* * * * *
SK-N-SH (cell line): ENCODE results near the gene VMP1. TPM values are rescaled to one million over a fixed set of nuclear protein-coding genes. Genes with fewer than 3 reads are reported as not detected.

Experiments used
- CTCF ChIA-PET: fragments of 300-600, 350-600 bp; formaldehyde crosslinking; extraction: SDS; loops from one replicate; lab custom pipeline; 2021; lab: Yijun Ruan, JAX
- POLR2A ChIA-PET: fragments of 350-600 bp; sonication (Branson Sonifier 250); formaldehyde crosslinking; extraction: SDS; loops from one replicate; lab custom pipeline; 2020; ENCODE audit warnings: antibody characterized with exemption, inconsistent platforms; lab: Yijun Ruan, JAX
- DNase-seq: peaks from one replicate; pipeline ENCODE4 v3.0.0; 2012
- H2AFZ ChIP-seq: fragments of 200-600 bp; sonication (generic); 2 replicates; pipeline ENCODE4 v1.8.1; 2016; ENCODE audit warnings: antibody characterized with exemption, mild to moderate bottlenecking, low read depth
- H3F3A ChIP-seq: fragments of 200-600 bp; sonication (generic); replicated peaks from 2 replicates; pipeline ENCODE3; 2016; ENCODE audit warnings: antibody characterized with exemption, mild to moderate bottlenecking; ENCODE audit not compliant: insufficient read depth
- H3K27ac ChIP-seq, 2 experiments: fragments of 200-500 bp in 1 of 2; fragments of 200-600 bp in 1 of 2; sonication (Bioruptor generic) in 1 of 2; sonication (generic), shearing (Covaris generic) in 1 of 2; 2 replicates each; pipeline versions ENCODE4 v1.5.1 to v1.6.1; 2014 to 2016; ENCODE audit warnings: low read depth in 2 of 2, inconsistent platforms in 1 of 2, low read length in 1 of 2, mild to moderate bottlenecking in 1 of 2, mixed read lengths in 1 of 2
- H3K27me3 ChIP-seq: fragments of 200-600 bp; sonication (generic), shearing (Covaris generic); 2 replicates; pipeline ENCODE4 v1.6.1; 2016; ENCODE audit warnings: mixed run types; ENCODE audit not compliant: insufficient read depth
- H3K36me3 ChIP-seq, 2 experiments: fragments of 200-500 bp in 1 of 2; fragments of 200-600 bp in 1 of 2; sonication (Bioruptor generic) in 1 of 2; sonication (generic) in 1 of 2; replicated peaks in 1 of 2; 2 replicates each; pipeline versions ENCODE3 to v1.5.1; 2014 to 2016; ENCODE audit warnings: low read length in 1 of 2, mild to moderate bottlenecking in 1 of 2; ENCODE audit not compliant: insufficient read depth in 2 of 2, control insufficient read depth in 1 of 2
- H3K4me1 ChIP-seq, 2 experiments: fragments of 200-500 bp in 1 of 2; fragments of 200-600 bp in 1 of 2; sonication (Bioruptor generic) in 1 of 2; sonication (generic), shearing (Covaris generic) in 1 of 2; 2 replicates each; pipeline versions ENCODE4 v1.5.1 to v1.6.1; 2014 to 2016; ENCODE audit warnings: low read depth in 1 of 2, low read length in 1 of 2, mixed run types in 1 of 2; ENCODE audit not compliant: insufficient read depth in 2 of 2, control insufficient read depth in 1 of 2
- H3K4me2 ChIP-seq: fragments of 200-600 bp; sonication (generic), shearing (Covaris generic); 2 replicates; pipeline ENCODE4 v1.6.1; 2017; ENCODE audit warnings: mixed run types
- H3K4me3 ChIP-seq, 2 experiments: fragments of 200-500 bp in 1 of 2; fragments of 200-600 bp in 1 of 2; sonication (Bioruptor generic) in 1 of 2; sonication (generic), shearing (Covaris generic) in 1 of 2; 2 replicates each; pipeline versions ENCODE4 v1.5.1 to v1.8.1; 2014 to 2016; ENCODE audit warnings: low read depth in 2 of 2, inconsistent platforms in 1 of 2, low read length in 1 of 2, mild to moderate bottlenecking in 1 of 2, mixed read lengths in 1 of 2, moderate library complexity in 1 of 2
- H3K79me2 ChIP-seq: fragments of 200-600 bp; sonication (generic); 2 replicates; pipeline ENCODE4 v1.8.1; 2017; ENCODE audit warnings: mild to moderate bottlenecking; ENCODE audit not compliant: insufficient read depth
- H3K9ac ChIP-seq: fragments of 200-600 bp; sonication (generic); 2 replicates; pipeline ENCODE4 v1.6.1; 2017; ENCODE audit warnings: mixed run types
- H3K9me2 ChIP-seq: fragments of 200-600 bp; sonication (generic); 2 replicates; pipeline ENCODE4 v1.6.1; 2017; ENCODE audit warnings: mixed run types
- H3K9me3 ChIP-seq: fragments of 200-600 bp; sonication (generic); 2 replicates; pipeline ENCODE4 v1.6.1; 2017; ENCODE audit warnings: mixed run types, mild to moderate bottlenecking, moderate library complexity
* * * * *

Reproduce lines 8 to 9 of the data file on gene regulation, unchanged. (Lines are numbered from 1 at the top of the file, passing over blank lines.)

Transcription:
- H3K27ac ChIP-seq, 2 experiments: fragments of 200-500 bp in 1 of 2; fragments of 200-600 bp in 1 of 2; sonication (Bioruptor generic) in 1 of 2; sonication (generic), shearing (Covaris generic) in 1 of 2; 2 replicates each; pipeline versions ENCODE4 v1.5.1 to v1.6.1; 2014 to 2016; ENCODE audit warnings: low read depth in 2 of 2, inconsistent platforms in 1 of 2, low read length in 1 of 2, mild to moderate bottlenecking in 1 of 2, mixed read lengths in 1 of 2
- H3K27me3 ChIP-seq: fragments of 200-600 bp; sonication (generic), shearing (Covaris generic); 2 replicates; pipeline ENCODE4 v1.6.1; 2016; ENCODE audit warnings: mixed run types; ENCODE audit not compliant: insufficient read depth